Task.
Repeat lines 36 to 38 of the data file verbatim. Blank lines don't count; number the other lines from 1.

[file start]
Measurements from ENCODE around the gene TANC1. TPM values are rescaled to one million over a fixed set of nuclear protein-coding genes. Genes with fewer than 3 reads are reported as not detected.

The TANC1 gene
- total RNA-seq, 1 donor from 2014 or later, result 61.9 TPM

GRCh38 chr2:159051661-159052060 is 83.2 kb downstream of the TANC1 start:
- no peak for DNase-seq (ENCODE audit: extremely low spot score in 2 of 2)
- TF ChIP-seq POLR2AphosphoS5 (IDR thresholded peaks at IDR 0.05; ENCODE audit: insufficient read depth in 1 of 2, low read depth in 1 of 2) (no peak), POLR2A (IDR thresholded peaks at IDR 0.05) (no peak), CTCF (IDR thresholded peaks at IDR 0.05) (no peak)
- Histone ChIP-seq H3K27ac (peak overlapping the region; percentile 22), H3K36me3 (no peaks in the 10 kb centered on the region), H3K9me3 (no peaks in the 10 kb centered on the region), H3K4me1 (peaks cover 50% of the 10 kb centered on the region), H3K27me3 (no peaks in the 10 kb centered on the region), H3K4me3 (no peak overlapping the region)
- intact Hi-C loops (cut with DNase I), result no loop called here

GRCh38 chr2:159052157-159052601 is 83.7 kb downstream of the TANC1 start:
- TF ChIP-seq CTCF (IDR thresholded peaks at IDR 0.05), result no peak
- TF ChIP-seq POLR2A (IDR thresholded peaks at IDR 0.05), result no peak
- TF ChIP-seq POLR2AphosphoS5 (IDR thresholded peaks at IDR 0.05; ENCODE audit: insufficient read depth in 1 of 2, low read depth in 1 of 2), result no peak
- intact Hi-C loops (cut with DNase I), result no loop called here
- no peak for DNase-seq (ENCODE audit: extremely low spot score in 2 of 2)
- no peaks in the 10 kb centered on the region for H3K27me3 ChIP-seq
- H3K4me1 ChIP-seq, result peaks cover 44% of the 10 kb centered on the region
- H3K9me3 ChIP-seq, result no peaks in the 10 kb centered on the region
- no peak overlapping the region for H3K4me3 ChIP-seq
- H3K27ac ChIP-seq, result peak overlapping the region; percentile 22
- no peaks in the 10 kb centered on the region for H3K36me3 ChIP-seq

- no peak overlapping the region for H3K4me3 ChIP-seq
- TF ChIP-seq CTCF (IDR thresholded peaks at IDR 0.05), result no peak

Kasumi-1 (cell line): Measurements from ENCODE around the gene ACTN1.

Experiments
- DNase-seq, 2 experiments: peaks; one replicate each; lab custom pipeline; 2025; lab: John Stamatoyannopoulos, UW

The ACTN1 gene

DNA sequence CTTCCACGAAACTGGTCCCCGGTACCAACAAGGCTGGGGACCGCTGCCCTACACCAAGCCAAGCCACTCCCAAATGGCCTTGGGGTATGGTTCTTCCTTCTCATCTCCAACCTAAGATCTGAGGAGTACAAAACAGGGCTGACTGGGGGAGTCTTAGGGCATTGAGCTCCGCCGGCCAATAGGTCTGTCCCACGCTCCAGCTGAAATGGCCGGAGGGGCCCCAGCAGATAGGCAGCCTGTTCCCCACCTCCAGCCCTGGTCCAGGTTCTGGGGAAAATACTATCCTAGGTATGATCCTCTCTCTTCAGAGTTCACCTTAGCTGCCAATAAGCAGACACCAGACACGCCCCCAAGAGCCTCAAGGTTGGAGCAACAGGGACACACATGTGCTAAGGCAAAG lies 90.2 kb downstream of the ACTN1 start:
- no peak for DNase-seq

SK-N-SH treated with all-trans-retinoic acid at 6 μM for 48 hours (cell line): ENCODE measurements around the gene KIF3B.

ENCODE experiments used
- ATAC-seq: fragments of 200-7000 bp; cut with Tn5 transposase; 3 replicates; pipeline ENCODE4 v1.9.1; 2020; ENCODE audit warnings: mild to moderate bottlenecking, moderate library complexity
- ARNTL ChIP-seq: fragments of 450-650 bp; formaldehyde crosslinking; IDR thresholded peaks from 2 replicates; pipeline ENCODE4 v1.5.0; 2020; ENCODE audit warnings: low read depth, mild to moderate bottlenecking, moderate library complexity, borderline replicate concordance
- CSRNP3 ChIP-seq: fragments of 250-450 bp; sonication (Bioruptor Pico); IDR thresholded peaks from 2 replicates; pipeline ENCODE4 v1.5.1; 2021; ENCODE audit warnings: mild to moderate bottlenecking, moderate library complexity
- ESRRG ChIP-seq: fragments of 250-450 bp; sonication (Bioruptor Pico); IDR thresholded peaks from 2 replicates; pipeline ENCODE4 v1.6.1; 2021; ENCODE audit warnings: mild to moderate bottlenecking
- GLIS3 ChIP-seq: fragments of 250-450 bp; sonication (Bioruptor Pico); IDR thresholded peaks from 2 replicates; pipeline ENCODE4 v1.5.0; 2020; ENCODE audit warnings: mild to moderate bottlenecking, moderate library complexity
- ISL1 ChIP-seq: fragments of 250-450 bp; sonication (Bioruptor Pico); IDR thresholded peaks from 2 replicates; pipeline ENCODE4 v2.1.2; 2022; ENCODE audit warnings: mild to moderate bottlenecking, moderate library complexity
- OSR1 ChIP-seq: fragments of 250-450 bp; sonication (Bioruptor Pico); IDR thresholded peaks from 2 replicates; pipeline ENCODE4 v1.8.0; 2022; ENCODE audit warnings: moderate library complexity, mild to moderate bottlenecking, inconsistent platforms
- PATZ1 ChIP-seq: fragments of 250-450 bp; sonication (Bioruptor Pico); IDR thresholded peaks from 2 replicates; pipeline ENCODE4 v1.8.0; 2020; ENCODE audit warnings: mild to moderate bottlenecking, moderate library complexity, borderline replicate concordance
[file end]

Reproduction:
- ISL1 ChIP-seq: fragments of 250-450 bp; sonication (Bioruptor Pico); IDR thresholded peaks from 2 replicates; pipeline ENCODE4 v2.1.2; 2022; ENCODE audit warnings: mild to moderate bottlenecking, moderate library complexity
- OSR1 ChIP-seq: fragments of 250-450 bp; sonication (Bioruptor Pico); IDR thresholded peaks from 2 replicates; pipeline ENCODE4 v1.8.0; 2022; ENCODE audit warnings: moderate library complexity, mild to moderate bottlenecking, inconsistent platforms
- PATZ1 ChIP-seq: fragments of 250-450 bp; sonication (Bioruptor Pico); IDR thresholded peaks from 2 replicates; pipeline ENCODE4 v1.8.0; 2020; ENCODE audit warnings: mild to moderate bottlenecking, moderate library complexity, borderline replicate concordance